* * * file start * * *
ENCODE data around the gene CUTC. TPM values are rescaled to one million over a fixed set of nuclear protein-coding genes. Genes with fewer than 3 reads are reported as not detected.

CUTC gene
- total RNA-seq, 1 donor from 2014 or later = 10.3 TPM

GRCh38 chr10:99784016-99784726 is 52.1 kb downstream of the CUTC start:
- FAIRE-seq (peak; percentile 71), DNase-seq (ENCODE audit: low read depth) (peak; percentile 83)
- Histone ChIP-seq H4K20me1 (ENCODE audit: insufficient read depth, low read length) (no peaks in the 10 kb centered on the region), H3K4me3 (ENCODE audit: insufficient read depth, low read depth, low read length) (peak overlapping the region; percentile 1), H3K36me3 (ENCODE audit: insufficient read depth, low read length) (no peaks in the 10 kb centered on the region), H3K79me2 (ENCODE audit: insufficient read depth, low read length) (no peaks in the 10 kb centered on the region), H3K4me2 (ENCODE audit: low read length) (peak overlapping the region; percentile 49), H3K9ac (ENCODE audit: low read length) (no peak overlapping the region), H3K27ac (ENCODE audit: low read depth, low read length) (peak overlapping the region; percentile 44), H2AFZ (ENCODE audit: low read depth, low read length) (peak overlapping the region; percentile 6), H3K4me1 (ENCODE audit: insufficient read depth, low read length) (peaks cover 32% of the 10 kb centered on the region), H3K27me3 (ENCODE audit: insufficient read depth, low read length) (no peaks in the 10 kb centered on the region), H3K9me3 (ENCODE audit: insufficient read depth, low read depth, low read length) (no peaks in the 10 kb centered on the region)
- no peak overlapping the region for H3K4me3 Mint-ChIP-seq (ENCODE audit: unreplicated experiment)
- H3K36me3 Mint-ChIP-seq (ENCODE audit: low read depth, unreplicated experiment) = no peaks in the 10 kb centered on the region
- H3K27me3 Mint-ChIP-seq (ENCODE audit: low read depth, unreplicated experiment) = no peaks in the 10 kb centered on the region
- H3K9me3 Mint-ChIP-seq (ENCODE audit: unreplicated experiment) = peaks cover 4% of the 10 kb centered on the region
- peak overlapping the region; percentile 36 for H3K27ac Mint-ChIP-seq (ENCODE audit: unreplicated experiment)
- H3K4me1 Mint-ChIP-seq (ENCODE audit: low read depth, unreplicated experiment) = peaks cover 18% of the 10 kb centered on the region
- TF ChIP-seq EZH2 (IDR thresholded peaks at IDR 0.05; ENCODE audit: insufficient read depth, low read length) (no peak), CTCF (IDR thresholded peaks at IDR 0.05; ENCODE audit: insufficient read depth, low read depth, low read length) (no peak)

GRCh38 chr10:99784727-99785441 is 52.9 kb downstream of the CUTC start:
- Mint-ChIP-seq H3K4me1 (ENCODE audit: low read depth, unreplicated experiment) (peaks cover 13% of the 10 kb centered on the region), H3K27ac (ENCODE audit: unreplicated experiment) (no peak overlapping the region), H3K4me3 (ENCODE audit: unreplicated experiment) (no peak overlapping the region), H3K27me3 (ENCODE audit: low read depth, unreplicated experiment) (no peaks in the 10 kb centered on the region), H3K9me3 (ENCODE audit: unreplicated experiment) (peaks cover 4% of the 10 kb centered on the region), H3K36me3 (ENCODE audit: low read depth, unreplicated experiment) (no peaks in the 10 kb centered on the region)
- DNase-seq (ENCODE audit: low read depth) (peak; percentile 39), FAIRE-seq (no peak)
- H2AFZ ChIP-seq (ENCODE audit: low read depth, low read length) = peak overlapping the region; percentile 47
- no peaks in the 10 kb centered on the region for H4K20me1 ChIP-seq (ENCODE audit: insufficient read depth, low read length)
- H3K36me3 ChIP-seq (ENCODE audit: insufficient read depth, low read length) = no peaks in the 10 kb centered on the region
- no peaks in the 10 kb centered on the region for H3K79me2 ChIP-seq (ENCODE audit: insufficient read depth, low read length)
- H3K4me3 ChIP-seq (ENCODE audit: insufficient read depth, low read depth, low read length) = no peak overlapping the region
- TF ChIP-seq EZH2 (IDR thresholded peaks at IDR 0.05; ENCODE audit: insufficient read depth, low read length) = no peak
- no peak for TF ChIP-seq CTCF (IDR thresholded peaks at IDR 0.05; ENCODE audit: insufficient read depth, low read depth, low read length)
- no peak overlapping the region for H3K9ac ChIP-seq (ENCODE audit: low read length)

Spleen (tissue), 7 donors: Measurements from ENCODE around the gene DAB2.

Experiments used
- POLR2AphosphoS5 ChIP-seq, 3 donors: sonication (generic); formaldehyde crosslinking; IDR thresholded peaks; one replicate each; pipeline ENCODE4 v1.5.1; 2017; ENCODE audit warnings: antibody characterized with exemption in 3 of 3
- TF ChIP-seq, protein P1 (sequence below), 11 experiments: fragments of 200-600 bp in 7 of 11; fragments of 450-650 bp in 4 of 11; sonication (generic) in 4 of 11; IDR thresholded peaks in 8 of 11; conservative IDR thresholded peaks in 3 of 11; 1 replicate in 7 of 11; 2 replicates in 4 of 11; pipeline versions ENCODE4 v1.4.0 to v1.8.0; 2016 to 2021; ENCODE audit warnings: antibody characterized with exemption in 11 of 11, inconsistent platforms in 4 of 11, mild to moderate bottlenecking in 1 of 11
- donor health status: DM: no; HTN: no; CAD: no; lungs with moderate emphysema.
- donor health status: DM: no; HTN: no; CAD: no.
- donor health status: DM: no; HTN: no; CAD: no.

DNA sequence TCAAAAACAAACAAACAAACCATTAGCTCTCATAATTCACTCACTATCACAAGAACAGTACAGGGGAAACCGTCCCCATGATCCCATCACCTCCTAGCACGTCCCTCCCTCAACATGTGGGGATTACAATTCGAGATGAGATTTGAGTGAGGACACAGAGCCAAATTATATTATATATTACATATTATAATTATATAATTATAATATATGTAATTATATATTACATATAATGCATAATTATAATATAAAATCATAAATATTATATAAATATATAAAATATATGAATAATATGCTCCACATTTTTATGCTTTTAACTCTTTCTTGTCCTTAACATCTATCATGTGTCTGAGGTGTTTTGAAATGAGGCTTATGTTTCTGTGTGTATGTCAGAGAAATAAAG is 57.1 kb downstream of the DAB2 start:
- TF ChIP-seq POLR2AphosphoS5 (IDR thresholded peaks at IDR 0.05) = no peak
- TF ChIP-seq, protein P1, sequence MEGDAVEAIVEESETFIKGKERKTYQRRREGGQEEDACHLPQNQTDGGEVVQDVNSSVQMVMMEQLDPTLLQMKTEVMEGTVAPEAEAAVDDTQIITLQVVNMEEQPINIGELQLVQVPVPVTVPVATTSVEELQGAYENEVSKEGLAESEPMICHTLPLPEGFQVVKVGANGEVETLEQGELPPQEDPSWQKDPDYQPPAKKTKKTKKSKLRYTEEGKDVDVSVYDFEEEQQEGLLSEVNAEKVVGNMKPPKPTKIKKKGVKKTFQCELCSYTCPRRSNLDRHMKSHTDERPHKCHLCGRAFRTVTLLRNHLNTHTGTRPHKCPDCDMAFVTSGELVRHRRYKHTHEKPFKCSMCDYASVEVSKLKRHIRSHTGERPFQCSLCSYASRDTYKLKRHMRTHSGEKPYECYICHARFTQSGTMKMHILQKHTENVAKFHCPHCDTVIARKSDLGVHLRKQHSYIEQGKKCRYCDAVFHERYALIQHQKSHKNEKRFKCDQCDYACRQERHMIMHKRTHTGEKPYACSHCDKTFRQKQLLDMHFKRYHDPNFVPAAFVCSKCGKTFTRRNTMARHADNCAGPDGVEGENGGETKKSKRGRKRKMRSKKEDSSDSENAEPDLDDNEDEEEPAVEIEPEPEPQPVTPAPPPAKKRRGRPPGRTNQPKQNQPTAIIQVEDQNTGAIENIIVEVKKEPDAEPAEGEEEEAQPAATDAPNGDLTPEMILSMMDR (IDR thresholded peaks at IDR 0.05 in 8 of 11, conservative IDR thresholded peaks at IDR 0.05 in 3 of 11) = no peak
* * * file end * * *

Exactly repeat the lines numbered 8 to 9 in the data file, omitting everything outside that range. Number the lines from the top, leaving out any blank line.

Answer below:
- H3K36me3 Mint-ChIP-seq (ENCODE audit: low read depth, unreplicated experiment) = no peaks in the 10 kb centered on the region
- H3K27me3 Mint-ChIP-seq (ENCODE audit: low read depth, unreplicated experiment) = no peaks in the 10 kb centered on the region